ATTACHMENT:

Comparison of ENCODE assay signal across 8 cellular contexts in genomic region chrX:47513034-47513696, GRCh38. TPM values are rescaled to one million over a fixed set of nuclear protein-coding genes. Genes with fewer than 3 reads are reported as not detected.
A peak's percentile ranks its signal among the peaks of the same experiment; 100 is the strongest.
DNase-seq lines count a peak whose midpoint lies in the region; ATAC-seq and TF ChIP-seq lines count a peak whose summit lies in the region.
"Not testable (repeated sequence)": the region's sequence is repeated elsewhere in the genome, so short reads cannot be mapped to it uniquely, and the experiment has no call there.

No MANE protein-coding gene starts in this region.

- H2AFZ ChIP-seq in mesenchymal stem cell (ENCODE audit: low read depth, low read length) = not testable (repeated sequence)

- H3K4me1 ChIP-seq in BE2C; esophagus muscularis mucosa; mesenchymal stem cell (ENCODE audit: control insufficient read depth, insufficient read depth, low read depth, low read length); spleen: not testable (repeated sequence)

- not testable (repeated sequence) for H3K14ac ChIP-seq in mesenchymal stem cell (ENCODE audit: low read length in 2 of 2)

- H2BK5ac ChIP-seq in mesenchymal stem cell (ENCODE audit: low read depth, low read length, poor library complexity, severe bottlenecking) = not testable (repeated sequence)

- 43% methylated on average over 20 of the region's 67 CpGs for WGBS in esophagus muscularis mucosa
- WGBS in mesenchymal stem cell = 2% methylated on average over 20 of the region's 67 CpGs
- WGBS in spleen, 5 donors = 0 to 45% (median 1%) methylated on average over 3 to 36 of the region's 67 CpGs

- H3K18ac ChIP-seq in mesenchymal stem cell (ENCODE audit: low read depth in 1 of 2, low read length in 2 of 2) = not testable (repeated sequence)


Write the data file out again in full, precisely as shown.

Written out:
Comparison of ENCODE assay signal across 8 cellular contexts in genomic region chrX:47513034-47513696, GRCh38. TPM values are rescaled to one million over a fixed set of nuclear protein-coding genes. Genes with fewer than 3 reads are reported as not detected.
A peak's percentile ranks its signal among the peaks of the same experiment; 100 is the strongest.
DNase-seq lines count a peak whose midpoint lies in the region; ATAC-seq and TF ChIP-seq lines count a peak whose summit lies in the region.
"Not testable (repeated sequence)": the region's sequence is repeated elsewhere in the genome, so short reads cannot be mapped to it uniquely, and the experiment has no call there.

No MANE protein-coding gene starts in this region.

- H2AFZ ChIP-seq in mesenchymal stem cell (ENCODE audit: low read depth, low read length) = not testable (repeated sequence)

- H3K4me1 ChIP-seq in BE2C; esophagus muscularis mucosa; mesenchymal stem cell (ENCODE audit: control insufficient read depth, insufficient read depth, low read depth, low read length); spleen: not testable (repeated sequence)

- not testable (repeated sequence) for H3K14ac ChIP-seq in mesenchymal stem cell (ENCODE audit: low read length in 2 of 2)

- H2BK5ac ChIP-seq in mesenchymal stem cell (ENCODE audit: low read depth, low read length, poor library complexity, severe bottlenecking) = not testable (repeated sequence)

- 43% methylated on average over 20 of the region's 67 CpGs for WGBS in esophagus muscularis mucosa
- WGBS in mesenchymal stem cell = 2% methylated on average over 20 of the region's 67 CpGs
- WGBS in spleen, 5 donors = 0 to 45% (median 1%) methylated on average over 3 to 36 of the region's 67 CpGs

- H3K18ac ChIP-seq in mesenchymal stem cell (ENCODE audit: low read depth in 1 of 2, low read length in 2 of 2) = not testable (repeated sequence)